Most Creative Fields of MLB’s Past
The end of summer is a perfect time for baseball and exploring the creativity of the early architect’s vision of our national pastime. So our team took to voting for the Top 5 Most Creative Fields of MLB’s Past.
Tiger Stadium was a classic example of the way the local environs created challenges that were often solved with creative, but quirky, solutions by ballpark designers. The right field overhang was necessary because Trumbull Avenue made any expansion beyond the ballpark impossible. Tiger Stadium had other quirks. A tall flagpole in center field, a few feet from the outfield wall, was in fair territory and a constant challenge for outfielders. Pillars holding up the upper deck obstructed the view of fans from many outfield seats.
The stadium, known as “The Mistake by the Lake,” was too vast for baseball but was needed for that purpose by the Indians for 60 years. Until the baseball dimensions were changed in the football-friendly stadium, center field was 470 feet from home plate and the left and right field corners were 463 feet—distances no home run hitter would ever love. When Bill Veeck owned the Indians, he installed fences that were shallower than the original walls and moved depending on what depth would benefit the Indians. MLB outlawed that practice.
Because of Municipal Stadium’s 78,000-seat capacity, which made regular baseball crowds look minuscule, the Indians played only weekend and holiday games in the park near Lake Erie from 1934-46. Weekday games were played at League Park, which had its own eccentricities. Situated in a rectangle defined by city streets, the park had a shallow (290 feet) left field. To mitigate the lack of depth, the fence in left field was 40 feet high, three feet higher than Fenway Park’s “Green Monster.”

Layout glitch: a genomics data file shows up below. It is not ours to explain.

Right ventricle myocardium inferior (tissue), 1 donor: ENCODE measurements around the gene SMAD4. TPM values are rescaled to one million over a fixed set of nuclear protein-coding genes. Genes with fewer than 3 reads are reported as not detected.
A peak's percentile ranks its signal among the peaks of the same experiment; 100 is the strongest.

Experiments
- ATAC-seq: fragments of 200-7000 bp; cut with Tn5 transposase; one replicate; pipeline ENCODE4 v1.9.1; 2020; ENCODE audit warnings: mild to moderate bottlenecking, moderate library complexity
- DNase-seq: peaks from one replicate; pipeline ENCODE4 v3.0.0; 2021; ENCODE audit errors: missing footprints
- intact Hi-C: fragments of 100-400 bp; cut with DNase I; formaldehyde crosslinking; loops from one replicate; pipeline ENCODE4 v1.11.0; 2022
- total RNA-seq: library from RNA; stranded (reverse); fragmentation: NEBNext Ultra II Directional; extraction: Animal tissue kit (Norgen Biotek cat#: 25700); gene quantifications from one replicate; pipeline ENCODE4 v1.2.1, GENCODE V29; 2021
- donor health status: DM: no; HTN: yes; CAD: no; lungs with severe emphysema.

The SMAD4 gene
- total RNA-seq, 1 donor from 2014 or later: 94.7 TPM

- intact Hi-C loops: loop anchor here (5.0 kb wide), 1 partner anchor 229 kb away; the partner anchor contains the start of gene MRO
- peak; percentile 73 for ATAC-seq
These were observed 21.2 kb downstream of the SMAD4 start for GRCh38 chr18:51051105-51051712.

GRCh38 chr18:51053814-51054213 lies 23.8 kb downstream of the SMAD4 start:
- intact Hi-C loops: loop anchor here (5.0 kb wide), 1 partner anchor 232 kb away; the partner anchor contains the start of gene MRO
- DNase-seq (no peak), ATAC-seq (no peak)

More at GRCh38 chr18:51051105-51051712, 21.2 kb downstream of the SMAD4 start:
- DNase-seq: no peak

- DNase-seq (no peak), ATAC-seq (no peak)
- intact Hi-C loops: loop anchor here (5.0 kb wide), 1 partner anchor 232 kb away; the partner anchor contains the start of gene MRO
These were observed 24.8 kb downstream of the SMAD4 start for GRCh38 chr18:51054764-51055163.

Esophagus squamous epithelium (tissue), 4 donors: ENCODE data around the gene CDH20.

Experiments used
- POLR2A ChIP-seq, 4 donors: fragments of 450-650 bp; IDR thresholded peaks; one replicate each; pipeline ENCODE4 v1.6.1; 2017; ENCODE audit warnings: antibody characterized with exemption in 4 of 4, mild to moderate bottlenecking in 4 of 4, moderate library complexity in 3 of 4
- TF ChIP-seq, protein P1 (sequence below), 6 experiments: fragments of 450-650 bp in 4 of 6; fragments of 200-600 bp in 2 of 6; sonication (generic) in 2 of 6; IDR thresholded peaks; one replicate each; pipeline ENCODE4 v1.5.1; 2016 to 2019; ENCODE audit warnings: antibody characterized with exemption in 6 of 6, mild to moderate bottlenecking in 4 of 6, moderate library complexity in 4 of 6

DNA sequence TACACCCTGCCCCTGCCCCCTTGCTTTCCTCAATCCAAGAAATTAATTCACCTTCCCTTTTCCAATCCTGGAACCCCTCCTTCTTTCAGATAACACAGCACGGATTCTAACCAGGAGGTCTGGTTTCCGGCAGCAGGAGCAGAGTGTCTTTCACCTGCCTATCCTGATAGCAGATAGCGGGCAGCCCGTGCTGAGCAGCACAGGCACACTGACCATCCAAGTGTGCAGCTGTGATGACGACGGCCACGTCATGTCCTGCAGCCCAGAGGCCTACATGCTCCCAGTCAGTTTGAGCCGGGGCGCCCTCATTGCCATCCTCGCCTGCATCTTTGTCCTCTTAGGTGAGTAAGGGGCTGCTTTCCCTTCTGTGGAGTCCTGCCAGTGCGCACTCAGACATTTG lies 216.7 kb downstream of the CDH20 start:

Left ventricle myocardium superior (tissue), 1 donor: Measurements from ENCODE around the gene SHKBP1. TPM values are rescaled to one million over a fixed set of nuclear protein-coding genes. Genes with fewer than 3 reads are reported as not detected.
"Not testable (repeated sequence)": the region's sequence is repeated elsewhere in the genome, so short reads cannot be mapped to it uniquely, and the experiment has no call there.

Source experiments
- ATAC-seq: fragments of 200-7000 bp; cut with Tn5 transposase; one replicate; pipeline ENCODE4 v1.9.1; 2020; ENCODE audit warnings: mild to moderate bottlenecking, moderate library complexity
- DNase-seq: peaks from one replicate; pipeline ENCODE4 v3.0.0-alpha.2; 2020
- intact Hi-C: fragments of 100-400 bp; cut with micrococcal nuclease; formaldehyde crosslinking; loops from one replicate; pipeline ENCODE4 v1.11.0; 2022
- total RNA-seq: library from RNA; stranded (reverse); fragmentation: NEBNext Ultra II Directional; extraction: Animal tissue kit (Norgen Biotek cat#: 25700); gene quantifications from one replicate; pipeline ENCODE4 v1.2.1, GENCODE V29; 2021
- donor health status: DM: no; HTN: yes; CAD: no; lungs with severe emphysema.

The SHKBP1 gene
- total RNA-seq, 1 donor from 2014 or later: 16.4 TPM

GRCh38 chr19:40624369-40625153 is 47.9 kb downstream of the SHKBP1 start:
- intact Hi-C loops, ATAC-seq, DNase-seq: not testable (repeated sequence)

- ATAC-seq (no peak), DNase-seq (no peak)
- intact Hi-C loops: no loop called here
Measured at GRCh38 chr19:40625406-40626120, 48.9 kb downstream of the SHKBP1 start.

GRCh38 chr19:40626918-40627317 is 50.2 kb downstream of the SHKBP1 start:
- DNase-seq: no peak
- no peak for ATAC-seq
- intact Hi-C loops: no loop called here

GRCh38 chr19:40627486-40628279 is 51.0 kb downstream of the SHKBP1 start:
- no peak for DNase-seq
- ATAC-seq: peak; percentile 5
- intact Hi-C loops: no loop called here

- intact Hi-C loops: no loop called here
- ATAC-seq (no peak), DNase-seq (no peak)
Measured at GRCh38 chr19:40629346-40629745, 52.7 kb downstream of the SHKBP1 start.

The original wooden Baker Bowl, destroyed in an 1895 fire, was rebuilt with steel and brick. It was home of the Philadelphia Phillies and widely considered the first “modern” ballpark. Because the right field corner was only 279 feet from home plate, a 40-foot-high wall was erected to prevent routine popups from turning into home runs. In 1937, the right field wall was increased to 60 feet, much higher than the famous, 37-foot “Green Monster” in left field at Boston’s Fenway Park—one of the odder features in a Major League Baseball stadium.
Built as a memorial to all who served in the U.S. Armed Forces during World War I, the Coliseum hosted the 1932 Summer Olympics. Its 90,000-seat capacity was the largest in MLB history. To wedge a baseball field into the Coliseum, the left field fence was just 250 feet from home plate, a distance some recreation league softball hitters could reach today. A tall screen was added to make it more challenging for hitters to clear. On October 4, 1959, the Dodgers hosted Game 3 of the World Series against the Chicago White Sox—the first postseason game in MLB history played in California. The team moved into Dodgers Stadium in 1962.
Deep in center field (403 to 505 feet) but shallow and home run-friendly down the lines (276 feet in left and only 258 feet in right). The original site of this hallowed New York ballpark was in a corner of Central Park. People played polo nearby, hence the name Polo Grounds. The name stuck even when a new Polo Grounds was built farther uptown, at Coogan’s Hollow. Capacity was just 16,000 when the new ballpark opened, but by the 1950s, it was nearly 55,000 fans. The New York Giants played there until they moved to San Francisco in 1958. The Yankees moved into the Polo Grounds in 1913.
That arrangement worked fine until 1920, when the Yankees purchased Babe Ruth from the Boston Red Sox. The short right field played perfectly for the left-handed-hitting Ruth, and his popularity became an irritant to the Giants. In 1920, the Yankees drew 1,289,422 at the Polo Grounds, more than 300,000 more fans than the Giants. Pushed to move elsewhere by their in-city rivals, the Yankees moved into Yankee Stadium in 1923.
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